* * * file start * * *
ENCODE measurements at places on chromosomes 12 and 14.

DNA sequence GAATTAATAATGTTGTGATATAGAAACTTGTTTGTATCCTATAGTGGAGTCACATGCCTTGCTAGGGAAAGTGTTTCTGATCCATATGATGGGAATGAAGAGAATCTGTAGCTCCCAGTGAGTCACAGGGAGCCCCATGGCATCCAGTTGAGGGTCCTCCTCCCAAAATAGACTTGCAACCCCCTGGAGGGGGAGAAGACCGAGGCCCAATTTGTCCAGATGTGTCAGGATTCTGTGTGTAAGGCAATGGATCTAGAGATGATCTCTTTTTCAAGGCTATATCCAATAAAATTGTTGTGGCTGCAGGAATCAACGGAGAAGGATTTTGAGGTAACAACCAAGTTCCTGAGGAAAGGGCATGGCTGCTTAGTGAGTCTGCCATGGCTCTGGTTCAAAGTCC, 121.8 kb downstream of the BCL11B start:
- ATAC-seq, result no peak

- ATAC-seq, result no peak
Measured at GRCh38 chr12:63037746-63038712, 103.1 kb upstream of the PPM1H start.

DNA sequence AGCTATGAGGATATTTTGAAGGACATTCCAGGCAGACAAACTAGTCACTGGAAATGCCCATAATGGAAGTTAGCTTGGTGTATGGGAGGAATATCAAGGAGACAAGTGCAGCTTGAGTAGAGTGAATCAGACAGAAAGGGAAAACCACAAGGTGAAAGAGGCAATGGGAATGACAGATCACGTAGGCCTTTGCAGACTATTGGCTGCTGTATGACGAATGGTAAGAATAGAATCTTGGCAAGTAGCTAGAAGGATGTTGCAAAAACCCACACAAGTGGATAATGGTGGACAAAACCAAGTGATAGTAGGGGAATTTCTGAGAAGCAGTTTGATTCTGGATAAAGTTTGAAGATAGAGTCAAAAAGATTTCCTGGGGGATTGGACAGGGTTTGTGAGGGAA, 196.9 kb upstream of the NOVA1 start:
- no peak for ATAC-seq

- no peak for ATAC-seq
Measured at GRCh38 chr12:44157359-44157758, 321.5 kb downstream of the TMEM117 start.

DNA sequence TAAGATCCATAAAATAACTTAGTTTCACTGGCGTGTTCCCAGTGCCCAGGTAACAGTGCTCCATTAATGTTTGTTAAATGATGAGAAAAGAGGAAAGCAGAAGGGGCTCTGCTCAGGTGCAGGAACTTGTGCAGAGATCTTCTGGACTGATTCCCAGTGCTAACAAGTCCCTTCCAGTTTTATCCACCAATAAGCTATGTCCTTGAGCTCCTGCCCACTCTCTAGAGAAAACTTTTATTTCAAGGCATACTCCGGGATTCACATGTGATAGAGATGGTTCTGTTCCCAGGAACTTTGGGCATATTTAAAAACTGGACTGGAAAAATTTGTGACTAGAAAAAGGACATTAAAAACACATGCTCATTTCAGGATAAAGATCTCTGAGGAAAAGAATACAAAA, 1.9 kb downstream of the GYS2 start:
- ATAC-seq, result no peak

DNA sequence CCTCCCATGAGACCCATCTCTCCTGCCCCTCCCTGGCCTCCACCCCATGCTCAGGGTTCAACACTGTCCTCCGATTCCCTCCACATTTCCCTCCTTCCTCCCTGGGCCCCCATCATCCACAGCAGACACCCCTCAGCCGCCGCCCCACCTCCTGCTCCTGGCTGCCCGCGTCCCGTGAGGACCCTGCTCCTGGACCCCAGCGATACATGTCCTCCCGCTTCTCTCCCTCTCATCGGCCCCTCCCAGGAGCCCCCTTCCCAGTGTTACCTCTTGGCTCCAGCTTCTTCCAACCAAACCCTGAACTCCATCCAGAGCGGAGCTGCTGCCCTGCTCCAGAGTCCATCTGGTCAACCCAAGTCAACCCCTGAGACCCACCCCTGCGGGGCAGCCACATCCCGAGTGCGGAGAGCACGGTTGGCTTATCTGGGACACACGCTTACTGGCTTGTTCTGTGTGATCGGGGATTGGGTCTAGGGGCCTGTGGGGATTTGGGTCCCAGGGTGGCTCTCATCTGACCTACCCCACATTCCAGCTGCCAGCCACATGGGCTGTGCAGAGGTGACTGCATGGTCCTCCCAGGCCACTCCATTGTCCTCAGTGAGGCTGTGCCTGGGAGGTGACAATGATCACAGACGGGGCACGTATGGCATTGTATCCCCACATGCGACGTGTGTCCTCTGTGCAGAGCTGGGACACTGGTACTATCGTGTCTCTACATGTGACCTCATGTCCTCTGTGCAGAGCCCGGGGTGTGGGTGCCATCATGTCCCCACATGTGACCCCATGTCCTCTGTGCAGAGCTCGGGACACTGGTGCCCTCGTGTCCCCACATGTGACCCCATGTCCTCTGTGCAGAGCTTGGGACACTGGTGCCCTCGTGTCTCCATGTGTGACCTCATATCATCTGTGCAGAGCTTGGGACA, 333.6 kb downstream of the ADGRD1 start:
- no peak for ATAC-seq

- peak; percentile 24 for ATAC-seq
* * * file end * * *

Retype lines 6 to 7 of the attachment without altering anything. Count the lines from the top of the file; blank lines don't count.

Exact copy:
DNA sequence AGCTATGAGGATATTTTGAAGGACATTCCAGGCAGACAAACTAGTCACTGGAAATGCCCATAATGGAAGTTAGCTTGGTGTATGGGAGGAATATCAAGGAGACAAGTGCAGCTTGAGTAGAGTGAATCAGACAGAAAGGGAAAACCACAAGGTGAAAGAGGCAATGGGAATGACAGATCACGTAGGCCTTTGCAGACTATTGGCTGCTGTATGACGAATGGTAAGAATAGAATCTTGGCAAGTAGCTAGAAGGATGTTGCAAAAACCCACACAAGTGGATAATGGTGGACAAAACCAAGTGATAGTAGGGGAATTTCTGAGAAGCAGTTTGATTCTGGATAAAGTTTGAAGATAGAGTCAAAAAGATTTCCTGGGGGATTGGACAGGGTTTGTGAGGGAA, 196.9 kb upstream of the NOVA1 start:
- no peak for ATAC-seq